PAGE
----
The Hollywood United Neighborhood Council passed a motion Monday night to request that three signs be installed by CD4 to direct traffic away from Deronda Drive, a narrow, winding road that people take to get to the Hollywood sign. The signs would be at Deronda and Legdewood, Heather and Ledgewood, and Ledgewood and Mulholland. The motion is a temporary solution for an ongoing problem that the HUNC discussed in depth at the meeting.
Newly re-elected Councilman Tom LaBonge stopped by to comment on the situation. The first priority, he said, is to change the GPS that leads travelers to the residential street in the first place.
“You have to direct people, or they will find their way,” said LaBonge.
The councilman said there would be less traffic on Deronda once the lake reopens at Hollywood Park Lake.
He also reiterated the importance of Hollywood as a tourist destination. “Chances are, you ask anyone getting off an international flight where they want to go, and they say Hollywood. Then they say Pink’s,” he said.
A resident asked LaBonge for protection from the hoards of tourists that visit the area every year.
“We want money from the city to solve this problem,” she said.
“I can’t give a commitment of money,” LaBonge said. “I can give energy, ideas, concepts and solutions.”
The councilman said he that can’t pledge any money on a long-term solution because he needs to make sure the police and fire departments are staffed.
He did, however, back the council’s temporary solution to install signs to direct traffic to a wider street.
“If there’s no signs, you can’t enforce things,” said LaBonge.
The council also passed two other motions related to the Hollywood sign: Invite a Department of Transportation/Council District 4-picked consultant to help the neighborhood come up with a long-term solution and organize a group made up of residents, the Hollywoodland Homeowners Association, and the upper and lower Beachwood Canyon Neighborhood Association to work on signage options.
Many residents came to Tuesday’s meeting to speak out about the proposed sign solution.
George Abrahams, who lives on Durand Drive, said that a tourist got into an accident outside of his house recently. The driver was following directions from Google, he said.
“Deronda is needed for access to emergency transiting towers,” he said. “We need to send them to a site that is really designed to receive tourists."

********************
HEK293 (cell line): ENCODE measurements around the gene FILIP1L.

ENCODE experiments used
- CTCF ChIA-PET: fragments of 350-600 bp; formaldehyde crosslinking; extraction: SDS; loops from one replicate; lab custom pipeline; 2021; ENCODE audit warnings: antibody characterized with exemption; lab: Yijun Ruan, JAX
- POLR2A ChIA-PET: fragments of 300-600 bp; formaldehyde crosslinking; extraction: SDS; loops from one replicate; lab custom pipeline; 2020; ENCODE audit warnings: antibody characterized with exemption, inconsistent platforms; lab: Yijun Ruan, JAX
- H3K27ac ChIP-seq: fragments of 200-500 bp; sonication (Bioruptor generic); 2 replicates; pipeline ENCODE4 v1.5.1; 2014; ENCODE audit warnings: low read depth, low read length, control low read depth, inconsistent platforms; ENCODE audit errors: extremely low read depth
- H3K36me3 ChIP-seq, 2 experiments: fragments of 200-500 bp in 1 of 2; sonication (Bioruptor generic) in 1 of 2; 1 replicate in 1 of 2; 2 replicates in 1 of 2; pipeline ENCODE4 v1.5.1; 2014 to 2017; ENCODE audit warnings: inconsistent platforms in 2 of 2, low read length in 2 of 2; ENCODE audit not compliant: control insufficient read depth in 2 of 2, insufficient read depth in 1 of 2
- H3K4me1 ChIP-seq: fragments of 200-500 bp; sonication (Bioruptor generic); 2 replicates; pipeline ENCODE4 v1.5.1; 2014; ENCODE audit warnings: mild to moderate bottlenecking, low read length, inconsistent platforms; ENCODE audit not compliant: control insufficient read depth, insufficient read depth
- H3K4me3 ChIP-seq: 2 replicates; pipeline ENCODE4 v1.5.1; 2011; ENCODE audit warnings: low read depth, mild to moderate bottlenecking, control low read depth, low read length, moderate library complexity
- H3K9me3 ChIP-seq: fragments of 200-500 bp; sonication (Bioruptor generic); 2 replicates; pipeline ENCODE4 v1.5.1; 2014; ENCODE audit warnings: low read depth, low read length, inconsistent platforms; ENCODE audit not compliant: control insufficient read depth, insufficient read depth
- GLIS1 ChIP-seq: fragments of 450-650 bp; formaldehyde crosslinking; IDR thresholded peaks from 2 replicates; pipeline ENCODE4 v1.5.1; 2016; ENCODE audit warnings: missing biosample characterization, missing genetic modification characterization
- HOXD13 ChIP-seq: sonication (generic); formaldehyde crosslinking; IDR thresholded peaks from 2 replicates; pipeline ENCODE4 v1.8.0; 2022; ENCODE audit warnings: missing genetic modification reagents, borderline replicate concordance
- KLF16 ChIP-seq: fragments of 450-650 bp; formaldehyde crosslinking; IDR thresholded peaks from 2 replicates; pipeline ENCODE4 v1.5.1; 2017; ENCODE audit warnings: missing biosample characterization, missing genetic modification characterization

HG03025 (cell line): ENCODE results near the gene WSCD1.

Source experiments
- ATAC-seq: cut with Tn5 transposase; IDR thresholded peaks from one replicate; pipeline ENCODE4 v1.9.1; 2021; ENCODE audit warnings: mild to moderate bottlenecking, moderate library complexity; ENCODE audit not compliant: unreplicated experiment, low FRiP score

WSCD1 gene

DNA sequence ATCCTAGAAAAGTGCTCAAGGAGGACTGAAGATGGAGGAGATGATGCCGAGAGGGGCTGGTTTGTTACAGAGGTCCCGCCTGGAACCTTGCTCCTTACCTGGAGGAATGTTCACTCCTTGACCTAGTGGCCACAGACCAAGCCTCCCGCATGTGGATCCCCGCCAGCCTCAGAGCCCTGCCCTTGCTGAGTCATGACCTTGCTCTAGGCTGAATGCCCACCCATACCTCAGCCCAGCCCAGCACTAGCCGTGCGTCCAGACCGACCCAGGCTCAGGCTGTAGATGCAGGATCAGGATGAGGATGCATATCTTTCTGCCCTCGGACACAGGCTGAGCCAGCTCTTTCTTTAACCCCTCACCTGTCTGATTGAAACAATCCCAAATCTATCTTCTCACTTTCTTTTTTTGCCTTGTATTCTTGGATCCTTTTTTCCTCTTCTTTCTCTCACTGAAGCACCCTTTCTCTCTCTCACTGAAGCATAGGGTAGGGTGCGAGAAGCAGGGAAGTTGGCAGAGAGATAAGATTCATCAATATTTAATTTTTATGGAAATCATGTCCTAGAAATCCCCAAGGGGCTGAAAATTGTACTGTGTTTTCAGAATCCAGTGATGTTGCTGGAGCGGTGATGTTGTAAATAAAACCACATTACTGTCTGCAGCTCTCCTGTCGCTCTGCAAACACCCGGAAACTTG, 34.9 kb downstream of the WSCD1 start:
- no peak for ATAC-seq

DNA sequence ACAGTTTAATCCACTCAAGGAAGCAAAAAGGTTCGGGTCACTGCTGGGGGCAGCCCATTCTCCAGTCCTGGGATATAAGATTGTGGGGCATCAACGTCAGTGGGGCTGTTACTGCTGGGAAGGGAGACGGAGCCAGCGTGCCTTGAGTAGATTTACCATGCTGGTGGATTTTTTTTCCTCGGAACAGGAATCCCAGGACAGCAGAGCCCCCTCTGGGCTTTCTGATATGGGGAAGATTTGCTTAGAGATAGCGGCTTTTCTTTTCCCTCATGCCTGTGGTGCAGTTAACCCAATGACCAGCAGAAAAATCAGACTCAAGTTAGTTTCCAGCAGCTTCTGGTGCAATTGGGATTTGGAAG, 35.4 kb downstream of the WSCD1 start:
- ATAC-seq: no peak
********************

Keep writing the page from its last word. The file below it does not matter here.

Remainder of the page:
Other residents complained that signs have not worked in the past, and that it will just create a problem on another street.
In other council matters, LAFD Battalion Chief Joseph Castro spoke at the beginning of the meeting about the thousands of emergency calls the city received Sunday.
"It was one of the busiest days in history," he said.
Yet due to budget cuts, there were times during Sunday's storm when the city had no available resources to dispatch.
“Some people had to wait two hours for a response," said Castro. "First time it’s ever happened."
In other business, the HUNC voted to allocate $7,500 to the Wildlife Corridor Study in Griffith Park. The money will go toward the purchase of cameras and equipment. The study seeks additional funding from other sources.
Other meeting items and notes:
- The HUNC voted to allocate $1,500 for printing costs of the Friends of Griffith Park newsletter.
- The HUNC voted to allocate $2,000 for the purchase of health, hygiene and disposable supplies for Blessed Sacrament Social Services.
- The HUNC voted to allocate $2,000 to Gettlove for health, clothing, and other supplies.
- Nathan French of the 7th Day Adventist Church of Hollywood discussed "Just Food," a program that teaches high school students to grow organic vegetables and maintain their own gardens.
- French gave a report of "Hollywood 4WRD," a plan to end homelessness in the area. He said they are looking for people who can help on a "grassroots level who can help out with very basic things like dishes, towels, and things that people need when they move in.”
- French also reminded the community of Big Sunday on March 14 and 15.